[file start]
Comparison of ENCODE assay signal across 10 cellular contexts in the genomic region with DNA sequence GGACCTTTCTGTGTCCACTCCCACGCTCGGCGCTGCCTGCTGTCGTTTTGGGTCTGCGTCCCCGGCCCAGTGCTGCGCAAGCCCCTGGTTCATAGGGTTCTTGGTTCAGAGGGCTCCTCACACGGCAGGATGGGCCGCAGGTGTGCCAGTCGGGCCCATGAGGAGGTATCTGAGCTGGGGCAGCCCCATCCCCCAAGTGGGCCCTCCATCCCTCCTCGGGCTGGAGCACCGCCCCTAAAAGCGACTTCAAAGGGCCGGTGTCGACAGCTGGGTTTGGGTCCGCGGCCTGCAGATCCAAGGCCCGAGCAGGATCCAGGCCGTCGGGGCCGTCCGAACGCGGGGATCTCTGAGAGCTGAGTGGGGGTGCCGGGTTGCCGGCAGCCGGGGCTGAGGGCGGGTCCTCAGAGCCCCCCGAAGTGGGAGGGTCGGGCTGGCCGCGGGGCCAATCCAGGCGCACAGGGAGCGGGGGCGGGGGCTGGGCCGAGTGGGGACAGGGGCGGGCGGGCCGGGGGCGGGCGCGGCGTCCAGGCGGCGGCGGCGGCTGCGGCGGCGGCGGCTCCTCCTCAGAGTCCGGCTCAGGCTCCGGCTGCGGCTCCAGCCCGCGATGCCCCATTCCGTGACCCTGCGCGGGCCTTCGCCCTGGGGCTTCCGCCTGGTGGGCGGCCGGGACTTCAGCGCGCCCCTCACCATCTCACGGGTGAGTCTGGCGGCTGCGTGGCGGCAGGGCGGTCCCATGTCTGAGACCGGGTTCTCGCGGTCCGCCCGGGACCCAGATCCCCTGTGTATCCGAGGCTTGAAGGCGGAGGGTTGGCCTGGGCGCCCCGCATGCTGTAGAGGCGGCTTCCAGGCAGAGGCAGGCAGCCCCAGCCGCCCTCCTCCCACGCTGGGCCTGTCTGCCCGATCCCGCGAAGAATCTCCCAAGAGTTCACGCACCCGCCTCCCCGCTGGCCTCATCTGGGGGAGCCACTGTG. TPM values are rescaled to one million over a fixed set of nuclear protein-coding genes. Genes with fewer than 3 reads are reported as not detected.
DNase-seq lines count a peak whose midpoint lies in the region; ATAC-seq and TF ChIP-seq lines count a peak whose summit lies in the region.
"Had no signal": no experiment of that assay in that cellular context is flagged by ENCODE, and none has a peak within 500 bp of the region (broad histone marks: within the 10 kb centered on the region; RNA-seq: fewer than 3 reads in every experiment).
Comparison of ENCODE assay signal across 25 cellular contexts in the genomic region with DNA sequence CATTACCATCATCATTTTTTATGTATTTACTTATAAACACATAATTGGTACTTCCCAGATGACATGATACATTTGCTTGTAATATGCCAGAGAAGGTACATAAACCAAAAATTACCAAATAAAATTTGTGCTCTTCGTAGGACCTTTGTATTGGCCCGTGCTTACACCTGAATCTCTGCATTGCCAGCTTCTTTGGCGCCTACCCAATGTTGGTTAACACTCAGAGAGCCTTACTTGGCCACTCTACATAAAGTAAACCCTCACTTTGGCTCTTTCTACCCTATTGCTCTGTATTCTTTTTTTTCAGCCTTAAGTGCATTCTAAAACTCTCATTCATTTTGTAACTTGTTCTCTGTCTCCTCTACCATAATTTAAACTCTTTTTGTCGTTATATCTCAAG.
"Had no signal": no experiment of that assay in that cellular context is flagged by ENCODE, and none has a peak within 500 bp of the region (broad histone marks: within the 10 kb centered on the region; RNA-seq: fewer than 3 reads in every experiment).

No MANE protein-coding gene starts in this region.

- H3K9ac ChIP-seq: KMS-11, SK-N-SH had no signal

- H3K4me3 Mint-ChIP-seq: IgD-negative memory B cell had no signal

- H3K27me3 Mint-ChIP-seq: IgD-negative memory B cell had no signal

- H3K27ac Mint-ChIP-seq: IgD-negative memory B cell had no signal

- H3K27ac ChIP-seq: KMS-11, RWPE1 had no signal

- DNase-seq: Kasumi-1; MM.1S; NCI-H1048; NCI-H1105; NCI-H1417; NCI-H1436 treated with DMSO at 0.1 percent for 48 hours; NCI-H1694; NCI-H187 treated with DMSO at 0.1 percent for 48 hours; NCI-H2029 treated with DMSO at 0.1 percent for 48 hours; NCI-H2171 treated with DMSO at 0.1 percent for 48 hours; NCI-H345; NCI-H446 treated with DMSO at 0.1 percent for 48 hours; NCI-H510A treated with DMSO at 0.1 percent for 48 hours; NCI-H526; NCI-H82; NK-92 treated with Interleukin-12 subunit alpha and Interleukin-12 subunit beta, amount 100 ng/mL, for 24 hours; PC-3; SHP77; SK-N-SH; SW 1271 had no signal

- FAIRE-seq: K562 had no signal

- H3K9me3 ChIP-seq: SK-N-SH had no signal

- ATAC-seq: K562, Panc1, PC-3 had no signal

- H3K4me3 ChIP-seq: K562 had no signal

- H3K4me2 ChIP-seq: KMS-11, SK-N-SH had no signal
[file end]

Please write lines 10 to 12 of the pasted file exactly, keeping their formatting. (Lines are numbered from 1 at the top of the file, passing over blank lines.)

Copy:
- H3K27ac Mint-ChIP-seq: IgD-negative memory B cell had no signal

- H3K27ac ChIP-seq: KMS-11, RWPE1 had no signal

- DNase-seq: Kasumi-1; MM.1S; NCI-H1048; NCI-H1105; NCI-H1417; NCI-H1436 treated with DMSO at 0.1 percent for 48 hours; NCI-H1694; NCI-H187 treated with DMSO at 0.1 percent for 48 hours; NCI-H2029 treated with DMSO at 0.1 percent for 48 hours; NCI-H2171 treated with DMSO at 0.1 percent for 48 hours; NCI-H345; NCI-H446 treated with DMSO at 0.1 percent for 48 hours; NCI-H510A treated with DMSO at 0.1 percent for 48 hours; NCI-H526; NCI-H82; NK-92 treated with Interleukin-12 subunit alpha and Interleukin-12 subunit beta, amount 100 ng/mL, for 24 hours; PC-3; SHP77; SK-N-SH; SW 1271 had no signal